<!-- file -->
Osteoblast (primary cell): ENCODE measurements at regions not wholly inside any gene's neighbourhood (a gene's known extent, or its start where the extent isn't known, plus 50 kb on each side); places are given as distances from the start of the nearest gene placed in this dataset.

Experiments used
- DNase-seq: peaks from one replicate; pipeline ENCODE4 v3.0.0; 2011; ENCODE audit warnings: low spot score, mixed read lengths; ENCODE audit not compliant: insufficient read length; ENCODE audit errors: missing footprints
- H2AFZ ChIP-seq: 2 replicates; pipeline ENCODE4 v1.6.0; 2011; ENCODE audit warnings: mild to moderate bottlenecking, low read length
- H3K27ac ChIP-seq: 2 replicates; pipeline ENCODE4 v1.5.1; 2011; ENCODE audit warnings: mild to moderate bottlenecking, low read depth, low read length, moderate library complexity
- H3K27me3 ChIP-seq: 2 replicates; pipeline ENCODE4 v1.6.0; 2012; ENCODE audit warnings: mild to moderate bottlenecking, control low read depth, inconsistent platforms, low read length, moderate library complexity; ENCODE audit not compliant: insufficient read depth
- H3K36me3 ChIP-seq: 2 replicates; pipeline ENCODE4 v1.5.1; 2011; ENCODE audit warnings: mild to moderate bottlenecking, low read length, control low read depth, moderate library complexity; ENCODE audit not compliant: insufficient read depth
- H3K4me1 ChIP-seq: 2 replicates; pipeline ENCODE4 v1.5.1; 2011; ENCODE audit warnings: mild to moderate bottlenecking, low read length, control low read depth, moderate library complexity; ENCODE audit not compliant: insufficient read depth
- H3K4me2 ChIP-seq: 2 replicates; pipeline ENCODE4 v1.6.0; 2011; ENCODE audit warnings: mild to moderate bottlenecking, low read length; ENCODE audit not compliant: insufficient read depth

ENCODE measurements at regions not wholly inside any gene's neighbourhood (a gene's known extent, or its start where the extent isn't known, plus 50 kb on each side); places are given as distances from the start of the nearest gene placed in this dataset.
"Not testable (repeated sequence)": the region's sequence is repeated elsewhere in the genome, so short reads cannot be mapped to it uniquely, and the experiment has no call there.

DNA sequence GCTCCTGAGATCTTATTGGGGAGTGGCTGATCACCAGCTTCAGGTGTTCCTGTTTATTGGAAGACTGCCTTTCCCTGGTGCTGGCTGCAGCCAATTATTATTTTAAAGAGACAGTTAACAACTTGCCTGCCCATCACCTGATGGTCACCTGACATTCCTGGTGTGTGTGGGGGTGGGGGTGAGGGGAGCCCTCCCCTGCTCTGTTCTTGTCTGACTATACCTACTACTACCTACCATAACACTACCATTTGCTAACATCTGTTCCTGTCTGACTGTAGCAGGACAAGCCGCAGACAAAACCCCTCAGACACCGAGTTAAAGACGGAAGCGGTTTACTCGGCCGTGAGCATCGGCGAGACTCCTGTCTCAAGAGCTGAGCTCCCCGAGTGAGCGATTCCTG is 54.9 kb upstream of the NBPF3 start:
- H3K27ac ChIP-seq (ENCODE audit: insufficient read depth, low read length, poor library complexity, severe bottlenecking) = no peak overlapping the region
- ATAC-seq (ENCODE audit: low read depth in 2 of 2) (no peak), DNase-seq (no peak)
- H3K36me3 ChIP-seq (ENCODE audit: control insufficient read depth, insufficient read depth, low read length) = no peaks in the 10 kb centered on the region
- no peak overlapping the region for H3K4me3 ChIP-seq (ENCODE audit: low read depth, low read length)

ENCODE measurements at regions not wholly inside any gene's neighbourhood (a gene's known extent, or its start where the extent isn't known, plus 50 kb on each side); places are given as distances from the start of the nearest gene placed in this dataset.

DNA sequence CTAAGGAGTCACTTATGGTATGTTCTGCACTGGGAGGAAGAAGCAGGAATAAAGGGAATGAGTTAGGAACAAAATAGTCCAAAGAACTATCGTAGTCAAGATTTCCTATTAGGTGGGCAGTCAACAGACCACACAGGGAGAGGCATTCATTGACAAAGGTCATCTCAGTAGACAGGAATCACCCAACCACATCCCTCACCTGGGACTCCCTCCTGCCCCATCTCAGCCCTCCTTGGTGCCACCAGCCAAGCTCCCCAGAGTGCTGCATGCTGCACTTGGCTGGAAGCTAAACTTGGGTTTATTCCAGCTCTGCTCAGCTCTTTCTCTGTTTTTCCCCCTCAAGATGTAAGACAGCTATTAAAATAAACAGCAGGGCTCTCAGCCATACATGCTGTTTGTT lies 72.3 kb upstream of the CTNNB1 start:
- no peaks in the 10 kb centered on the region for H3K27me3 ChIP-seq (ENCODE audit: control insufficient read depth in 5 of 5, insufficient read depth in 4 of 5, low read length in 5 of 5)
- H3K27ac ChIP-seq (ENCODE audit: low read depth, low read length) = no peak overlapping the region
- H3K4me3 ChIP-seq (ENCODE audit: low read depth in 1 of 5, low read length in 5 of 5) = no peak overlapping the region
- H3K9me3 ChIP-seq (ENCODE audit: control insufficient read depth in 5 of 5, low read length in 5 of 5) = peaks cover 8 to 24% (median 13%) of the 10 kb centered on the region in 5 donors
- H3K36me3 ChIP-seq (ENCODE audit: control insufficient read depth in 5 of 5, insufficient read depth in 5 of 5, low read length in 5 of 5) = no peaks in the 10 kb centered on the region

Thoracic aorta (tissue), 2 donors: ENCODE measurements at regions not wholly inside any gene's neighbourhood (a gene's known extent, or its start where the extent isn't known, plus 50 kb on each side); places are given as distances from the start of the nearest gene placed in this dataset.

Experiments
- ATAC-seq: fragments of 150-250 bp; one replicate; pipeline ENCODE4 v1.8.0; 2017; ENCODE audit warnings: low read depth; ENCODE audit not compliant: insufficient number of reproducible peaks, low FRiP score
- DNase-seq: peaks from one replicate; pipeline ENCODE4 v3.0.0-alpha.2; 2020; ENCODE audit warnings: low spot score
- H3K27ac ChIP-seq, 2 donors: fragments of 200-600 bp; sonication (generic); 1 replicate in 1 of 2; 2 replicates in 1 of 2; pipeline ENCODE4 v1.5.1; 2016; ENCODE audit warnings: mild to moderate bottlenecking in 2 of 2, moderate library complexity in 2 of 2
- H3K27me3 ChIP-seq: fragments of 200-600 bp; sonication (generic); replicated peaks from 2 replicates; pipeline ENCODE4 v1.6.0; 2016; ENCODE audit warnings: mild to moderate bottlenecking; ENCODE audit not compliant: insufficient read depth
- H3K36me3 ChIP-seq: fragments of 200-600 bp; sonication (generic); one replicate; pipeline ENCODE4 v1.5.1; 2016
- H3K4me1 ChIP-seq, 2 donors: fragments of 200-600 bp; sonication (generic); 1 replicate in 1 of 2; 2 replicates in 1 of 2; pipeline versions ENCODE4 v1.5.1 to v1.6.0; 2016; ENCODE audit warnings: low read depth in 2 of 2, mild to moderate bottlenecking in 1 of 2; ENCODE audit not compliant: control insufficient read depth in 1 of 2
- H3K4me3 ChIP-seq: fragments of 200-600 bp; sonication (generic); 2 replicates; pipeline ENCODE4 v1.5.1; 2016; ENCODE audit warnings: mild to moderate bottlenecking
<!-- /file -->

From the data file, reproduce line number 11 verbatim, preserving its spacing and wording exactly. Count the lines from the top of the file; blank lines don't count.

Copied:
"Not testable (repeated sequence)": the region's sequence is repeated elsewhere in the genome, so short reads cannot be mapped to it uniquely, and the experiment has no call there.